Tuesday, 1 July 2008

Guest Article: My Virtual Book Tour

If you've been reading my blog for a while, you'll recognize Angela K. Nickerson, who passed through here a while back during her virtual book tour. The VBT has become a handy tool for promoting an author's work, and today she shares her experiences.

My first book, A Journey into Michelangelo’s Rome (Roaring Forties Press: 2008), hit bookstores without fanfare, hurrah, or splash. In fact, though my local Borders said it had one copy in stock, I never had that pleasure of standing in front of it to admire it. They lost it in the stockroom. Needless to say, my publishing house, like so many out there, produces lovely travel books on a very low budget leaving little room for publicity.

So, like many Midlisters, I have been doing most of my own publicity work, and I have learned a great deal along the way. And because I am not a trust fund baby with millions to burn, I have had to do it all on the cheap. Thank heavens for the Virtual Book Tour!

In September, 2007 the New York Times ran an article profiling Amy Cohen and her blog book tour. I happened to be in the last editing throes on Michelangelo’s Rome at that point, and I read the article knowing that my publicity reality would be similar. Ms. Cohen’s publisher, Hyperion, set up her blog tour, but it was clear that I would have to do my own. So, once the manuscript was put to bed, I started researching. Those long months between sending the book off to the printer and seeing it in my hands for the first time were filled with internet searches and hours and hours of reading.

The idea of a virtual book tour (VBT) is relatively new, and there are several people claiming to have invented the idea, but it really all boils down to one thing: an author blogs for different sites in an effort to drive interest and sales. That sounds pretty simple, but in reality it is much more complicated.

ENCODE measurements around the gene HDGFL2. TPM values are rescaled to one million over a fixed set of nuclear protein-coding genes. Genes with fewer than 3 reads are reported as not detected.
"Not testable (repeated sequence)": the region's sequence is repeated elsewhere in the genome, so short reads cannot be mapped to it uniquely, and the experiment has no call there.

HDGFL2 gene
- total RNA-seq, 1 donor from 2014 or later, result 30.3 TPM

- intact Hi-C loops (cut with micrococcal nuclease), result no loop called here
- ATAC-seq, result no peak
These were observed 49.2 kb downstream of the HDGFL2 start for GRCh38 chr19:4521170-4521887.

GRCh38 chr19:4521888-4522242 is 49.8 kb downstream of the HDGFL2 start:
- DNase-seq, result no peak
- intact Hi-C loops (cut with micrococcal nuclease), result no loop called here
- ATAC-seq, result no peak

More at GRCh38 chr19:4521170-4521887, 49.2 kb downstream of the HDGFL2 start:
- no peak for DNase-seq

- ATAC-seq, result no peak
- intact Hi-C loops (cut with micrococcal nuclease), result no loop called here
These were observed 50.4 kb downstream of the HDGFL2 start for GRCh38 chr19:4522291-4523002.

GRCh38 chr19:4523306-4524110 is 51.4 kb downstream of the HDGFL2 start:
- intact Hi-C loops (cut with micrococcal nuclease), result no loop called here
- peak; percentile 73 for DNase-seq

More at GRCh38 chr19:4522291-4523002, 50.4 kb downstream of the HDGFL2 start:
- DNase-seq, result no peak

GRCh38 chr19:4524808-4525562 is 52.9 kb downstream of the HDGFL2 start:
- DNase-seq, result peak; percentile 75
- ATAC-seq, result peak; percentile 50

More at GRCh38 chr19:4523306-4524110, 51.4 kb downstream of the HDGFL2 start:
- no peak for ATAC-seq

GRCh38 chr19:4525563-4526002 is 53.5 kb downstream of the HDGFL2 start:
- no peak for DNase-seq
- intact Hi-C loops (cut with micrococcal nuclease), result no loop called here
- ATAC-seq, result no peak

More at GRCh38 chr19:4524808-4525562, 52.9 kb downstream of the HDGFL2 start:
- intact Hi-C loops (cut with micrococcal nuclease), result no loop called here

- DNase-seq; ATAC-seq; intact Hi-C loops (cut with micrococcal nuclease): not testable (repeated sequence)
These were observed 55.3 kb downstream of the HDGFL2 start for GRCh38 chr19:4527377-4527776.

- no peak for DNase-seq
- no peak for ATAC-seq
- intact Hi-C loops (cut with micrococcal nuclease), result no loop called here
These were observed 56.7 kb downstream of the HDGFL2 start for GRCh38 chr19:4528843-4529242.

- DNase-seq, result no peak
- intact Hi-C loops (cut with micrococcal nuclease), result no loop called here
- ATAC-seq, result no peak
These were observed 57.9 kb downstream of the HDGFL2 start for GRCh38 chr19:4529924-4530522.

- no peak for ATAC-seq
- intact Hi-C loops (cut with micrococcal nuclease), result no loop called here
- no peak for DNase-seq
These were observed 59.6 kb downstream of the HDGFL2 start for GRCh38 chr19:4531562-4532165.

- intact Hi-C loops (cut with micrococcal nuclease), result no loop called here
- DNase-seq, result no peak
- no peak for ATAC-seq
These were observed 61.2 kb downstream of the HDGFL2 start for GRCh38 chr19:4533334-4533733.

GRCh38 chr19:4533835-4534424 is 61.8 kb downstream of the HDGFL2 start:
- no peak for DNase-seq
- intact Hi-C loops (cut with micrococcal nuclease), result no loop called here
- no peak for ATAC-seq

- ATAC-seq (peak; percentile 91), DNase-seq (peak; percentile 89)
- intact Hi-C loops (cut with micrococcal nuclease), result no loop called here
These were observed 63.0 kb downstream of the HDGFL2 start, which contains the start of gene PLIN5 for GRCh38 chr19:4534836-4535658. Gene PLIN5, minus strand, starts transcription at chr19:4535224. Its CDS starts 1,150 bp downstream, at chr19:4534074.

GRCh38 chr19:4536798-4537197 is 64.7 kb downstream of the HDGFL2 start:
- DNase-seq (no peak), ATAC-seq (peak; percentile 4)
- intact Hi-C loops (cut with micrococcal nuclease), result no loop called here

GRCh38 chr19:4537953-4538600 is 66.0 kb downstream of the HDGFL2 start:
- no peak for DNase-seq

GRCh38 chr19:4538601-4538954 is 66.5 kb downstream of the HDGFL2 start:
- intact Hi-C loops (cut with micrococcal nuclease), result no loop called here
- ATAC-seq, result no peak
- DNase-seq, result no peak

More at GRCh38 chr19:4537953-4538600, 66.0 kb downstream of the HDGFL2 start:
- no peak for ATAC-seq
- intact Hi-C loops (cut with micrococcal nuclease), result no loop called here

First, I developed a list of blogs and sites to target. In fact, I broke that list down into three groups. I decided that I would have three weeklong mini-tours—one in April, one in May, and the final in June. I targeted different kinds of sites in each month hoping to build some momentum from week to week.

Once I had my list developed, I enlisted some help. One of the sites I hoped to target had some very specific advice for authors: have a publicist do the asking. This site indicated that it would not even consider requests from authors themselves. Fortunately I have a friend who was willing to do a little PR work for me for free, so I took her up on her offer. I supplied her with the list of sites to approach and the accompanying materials, she sent the emails and helped me create a schedule.

One of the critical elements of a VBT is exclusivity: each day should be devoted to only one site. And then you must send readers to that particular site. A VBT, when done right, is mutually beneficial. You reach new readers at each new stop, but ideally you direct readers from your own blog or other writing venues to their sites, too, thus boosting their readership. I kept a schedule at my own website and updated my blog each day with links and teasers sending my readers to the sites where I was appearing. I am also a Red Room author, so I kept my blog and calendar at Red Room updated as well.